White teachers are generally less optimistic about their black students’ chances of obtaining a four-year degree than black teachers, a new study finds. And those lowered expectations could become “self-fulfilling prophecies” when students internalize them or when teachers change their approach to students as a result, researchers suggest in an article published in Education Next.
“Our analysis supports the conventional wisdom that teacher expectations matter,” write Seth Gerhenson, a public policy professor at American University, and Nicholas Papageorge, an economics professor at Johns Hopkins University. “College completion rates are systematically higher for students whose teachers had higher expectations for them. More troublingly, we also find that white teachers, who comprise the vast majority of American educators, have far lower expectations for black students than they do for similarly situated white students.”
The authors suggest schools should address teacher expectations, work to eliminate racial bias among staff, and seek to hire a more diverse teaching force.
Measuring Bias in Teacher Expectations
Gerhenson and Papageorge drew their conclusions after analyzing data from the Education Longitudinal Study of 2002, a nationally representative set of 6,000 students from the cohort of teenagers who were in 10th grade in 2002, and collected by a division of the U.S. Department of Education. That dataset includes information from student surveys, teacher surveys, standardized tests, and administrative data from schools. Among the data points—survey responses from students’ math and reading teachers asking whether they expect each student to finish high school, complete some college, or earn a degree.
Surveyed teachers expected 58 percent of white high school students to finish at least a four-year degree. They expected 37 percent of black high school students to do the same.
When evaluating the same black student, white teachers were nine percentage points less likely than black teachers to expect that that student would earn a college degree.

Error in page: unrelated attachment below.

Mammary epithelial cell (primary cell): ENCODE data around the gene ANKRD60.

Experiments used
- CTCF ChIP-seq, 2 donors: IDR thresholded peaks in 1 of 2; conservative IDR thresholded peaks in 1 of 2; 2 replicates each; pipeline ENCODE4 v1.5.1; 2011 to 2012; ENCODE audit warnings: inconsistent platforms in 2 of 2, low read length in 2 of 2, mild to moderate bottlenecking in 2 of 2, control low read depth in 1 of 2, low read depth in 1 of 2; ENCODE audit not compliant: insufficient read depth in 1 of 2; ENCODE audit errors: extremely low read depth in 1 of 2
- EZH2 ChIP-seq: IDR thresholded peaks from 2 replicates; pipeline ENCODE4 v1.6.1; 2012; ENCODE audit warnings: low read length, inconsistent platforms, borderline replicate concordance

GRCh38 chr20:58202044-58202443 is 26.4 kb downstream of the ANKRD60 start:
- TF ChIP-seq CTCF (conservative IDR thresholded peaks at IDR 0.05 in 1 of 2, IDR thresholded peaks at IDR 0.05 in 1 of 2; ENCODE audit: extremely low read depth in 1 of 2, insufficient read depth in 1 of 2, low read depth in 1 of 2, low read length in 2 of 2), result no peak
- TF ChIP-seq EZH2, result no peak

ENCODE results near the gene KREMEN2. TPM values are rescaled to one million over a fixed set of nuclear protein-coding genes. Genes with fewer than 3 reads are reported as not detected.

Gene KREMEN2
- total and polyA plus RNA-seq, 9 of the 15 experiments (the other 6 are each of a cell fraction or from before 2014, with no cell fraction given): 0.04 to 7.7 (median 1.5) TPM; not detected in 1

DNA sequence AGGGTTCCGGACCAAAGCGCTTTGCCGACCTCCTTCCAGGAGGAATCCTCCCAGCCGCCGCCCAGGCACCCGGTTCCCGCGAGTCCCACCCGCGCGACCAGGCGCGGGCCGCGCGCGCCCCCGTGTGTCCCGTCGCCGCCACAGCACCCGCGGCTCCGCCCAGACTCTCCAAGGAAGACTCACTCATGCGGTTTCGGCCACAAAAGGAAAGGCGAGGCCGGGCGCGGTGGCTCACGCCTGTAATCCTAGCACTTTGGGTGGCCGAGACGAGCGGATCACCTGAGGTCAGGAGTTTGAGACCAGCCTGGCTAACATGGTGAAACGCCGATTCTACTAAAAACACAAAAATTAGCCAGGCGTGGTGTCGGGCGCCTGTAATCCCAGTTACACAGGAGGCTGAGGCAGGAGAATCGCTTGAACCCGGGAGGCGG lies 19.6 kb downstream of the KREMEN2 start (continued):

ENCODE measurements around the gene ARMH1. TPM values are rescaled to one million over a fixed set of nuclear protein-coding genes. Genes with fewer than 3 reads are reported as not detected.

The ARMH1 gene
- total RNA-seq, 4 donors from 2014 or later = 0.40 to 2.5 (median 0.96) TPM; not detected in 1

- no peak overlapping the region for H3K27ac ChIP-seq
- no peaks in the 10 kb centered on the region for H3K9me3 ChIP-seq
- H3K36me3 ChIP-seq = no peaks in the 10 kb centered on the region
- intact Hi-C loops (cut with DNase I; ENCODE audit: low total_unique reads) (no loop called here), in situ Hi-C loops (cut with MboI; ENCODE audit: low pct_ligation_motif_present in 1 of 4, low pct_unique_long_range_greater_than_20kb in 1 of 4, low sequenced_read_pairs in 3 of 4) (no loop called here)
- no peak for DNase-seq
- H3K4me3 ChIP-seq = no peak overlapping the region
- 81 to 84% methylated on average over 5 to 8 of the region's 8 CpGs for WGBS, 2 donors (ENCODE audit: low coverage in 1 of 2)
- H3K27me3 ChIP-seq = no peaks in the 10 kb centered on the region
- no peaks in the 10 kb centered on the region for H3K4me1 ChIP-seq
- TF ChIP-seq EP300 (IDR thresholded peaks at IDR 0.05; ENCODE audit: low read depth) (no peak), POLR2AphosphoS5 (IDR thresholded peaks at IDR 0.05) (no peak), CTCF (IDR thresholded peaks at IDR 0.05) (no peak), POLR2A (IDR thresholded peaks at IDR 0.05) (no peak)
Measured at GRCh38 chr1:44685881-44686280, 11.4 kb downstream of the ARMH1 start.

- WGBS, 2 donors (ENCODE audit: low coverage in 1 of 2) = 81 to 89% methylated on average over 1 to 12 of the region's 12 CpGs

Correlation vs. Causation
The researchers also found that students were more likely to complete a degree if their teachers predicted they would.
But correlation is not equal to causation. Were teachers unfairly biased against their students? The researchers said that teachers’ perceptions could be based on an awareness of systemic problems those students faced that might make degree attainment more difficult—problems like poverty and unequal educational resources.
So they analyzed the data in several different ways to look for evidence that teachers’ expectations were too low and evidence that those lower expectations affected students’ degree attainment. In one analysis, they analyzed one teacher’s perception of the student, controlling for the other teacher’s perception of the same student and other factors, like students’ backgrounds and past grades.
“The second teacher’s expectation is a valuable control in this setting, as it explicitly accounts for many of the unobserved factors that affect both the first teacher’s expectation and the student’s educational attainment,” the researchers write.
Another analysis incorporated other data points, including teacher optimism (measured by determining if their expectations for their students are, on average, higher than other teachers’), teacher survey responses about individual students’ attentiveness in class, and student survey responses about whether they enjoy the class.
Their conclusion is that all teachers “are overly optimistic about whether their students will complete college, but that white teachers are less optimistic about black students than are black teachers.”
“All teachers are optimistic, but white students receive more optimism than their black classmates,” the article says. “This means that even though white teachers’ lower expectations for black students are in a sense more accurate, this accuracy is selectively applied in a way that puts black students at a disadvantage. Since positive expectations increase students’ likelihood of going to college, the greater optimism heaped upon white students magnifies black-white gaps in college completion.”
Why High Expectations Matter for Students of Color
Gerhenson and Papageorge’s analysis builds on previous research that shows, among other things, that adults see black girls as less innocent than their white peers and that teachers have differing expectations for students of color.
Why do these expectations matter? How do they affect student outcomes?
“Students might perceive and emotionally react to low or high teacher expectations, which could benefit or damage the quality of their work,” the researchers write."Or, they might actively modify their own expectations and, in turn, their behavior to conform to what they believe teachers expect of them. Alternatively, teachers with expectations for certain types of students may modify how they teach, evaluate, and advise them, and in the case of low expectations, could perhaps shift their attention, time, and effort to other students.
“Each of these possibilities creates feedback loops that trigger self-fulfilling prophecies: intentionally or not, teacher expectations cause student outcomes to converge on what were initially incorrect expectations.”
Photo: Getty Images
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A version of this news article first appeared in the Rules for Engagement blog.